All social media abuse completely unacceptable

The recent backlash to the aggressive social media comments targeting certain post-All Ireland Mayo players is welcome and overdue.

Those who make so many sacrifices for the glory of our county, and who have brought us all on such a great adventure in a dark time, do not deserve the level of spite that is shown to them in any way by both named and unnamed people Platform.

Yes, we need to analyze what went wrong on September 11th. Yes, questions have to be asked and answered.

There are forums for this. These forums can be designed to include public feedback, but this can be done in a constructive and meaningful way as opposed to “click bait” driven social media posts.

There are many public officials across the county who will identify with this experience of personalized abuse on social media.

There are also many who are not elected to public office but who work or volunteer with various organizations that are being abused for taking on a project that may not be popular with everyone or taking a stand on an issue that may be popular with it is relevant organization – which may have resistance.

When we turn back to the GAA chat, the person is increasingly attacked instead of the ball. And social media makes this a lot easier, but often removes responsibility from the defendants.

The pandemic has shown the good and bad sides of social media. On the other hand, it’s easier for family and friends to keep in touch. As the world collapsed, people were able to turn to various platforms like Facebook, Twitter, TikTok and Instagram to keep in touch with family and friends, share fun experiences like the family quiz, but also to meet virtually for heartbreaking occasions like funerals.

However, the pressure of the lockdown has fueled anger and impatience, which are worst seen on the same platforms. Personal opinions and statements are often presented as factual facts. Accusations are often made without evidence or evidence. If you doubt this, not only do check out some of their own pages, but also media sites that cover their activity. Check out some of the comments below these posts – sometimes even the simplest posts can provoke aggression. Protests in front of the private homes of politicians and their families are on the rise.

The increasing level of personal abuse and allegations against public officials, and indeed all public figures, will deter those who are running for office or who are encouraged to do so. We assume that our public representatives have thick skins and can endure any criticism of the chin. However, there are limits to what any person can read about themselves – especially when things are said that are blatantly untrue and for which there are no legal remedies. The irony is that many of those who post these comments would never put their names on a ballot or get involved in their local community – social media is a perfect training ground for throwers in the ditch!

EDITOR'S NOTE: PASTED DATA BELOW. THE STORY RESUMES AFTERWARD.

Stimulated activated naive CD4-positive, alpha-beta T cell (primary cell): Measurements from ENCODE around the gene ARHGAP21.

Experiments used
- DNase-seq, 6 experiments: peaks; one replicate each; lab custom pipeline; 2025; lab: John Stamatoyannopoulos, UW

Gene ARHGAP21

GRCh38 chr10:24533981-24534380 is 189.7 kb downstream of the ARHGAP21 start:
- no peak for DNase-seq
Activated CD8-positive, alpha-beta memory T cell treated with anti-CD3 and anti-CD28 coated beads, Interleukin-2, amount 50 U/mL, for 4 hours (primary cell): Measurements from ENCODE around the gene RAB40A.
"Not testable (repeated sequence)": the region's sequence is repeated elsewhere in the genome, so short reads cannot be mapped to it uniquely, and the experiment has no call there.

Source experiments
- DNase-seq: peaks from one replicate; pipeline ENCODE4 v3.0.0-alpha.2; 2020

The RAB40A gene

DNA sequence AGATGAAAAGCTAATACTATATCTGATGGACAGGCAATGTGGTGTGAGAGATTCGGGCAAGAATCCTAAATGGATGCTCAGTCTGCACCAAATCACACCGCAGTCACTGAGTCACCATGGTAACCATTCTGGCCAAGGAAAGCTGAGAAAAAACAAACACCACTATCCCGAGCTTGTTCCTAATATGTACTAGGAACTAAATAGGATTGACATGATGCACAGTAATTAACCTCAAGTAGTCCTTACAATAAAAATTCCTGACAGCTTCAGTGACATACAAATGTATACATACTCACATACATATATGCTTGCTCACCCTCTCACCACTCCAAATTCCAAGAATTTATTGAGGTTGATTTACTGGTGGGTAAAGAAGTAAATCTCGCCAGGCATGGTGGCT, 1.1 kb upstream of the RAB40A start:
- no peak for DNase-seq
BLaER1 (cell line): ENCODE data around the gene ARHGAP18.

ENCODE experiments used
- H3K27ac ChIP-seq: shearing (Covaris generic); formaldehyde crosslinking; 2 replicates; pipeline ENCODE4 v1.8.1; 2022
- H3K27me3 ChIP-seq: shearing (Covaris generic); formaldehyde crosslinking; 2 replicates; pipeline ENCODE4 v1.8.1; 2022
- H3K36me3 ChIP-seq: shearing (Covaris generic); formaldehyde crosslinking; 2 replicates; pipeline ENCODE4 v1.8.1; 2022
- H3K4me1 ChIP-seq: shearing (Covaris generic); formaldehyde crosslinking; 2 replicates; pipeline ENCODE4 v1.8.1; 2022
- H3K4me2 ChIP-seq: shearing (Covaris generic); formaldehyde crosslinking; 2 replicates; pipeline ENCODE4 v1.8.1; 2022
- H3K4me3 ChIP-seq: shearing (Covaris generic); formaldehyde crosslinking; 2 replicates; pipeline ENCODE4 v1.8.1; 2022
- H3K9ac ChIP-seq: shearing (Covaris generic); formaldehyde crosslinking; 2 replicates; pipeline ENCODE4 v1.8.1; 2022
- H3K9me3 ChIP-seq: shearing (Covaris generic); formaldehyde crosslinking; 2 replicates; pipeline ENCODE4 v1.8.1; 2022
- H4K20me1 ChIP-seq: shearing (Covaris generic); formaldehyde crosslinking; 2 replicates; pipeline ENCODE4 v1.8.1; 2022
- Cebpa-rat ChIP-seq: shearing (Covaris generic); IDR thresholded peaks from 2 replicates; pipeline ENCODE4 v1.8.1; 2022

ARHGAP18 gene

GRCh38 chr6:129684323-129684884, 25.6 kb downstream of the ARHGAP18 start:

Social media companies have a great responsibility in this area. This publication and all such publications are subject to significant regulations as to what we may and may not publish. Ireland’s laws in this area are some of the strictest in the world, which is not good and needs reform. As overregulated as we are, the virtually lack of regulation in social media is also unacceptable and also requires significant reforms. Coarsening the public debate and reducing reasonable arguments is not good for any democracy.

Politicians also seem to be afraid to rebel against the social media companies. Yes, they are major employers and taxpayers in Ireland. But if you don’t stand up for yourself, how can you expect others to do it?

Accountability in public life is essential and has never been more important. Decisions about our life should always be questioned and questioned. I am not arguing against accountability. I am not arguing against holding people accountable for their actions. The ultimate accountability for our elected public representatives is your vote. If they don’t deliver, if they let you down, you have the power to remove them.

That is the ultimate power. But that power will be weakened if not enough people vote! We all have an interest in this subject – not just these public figures.

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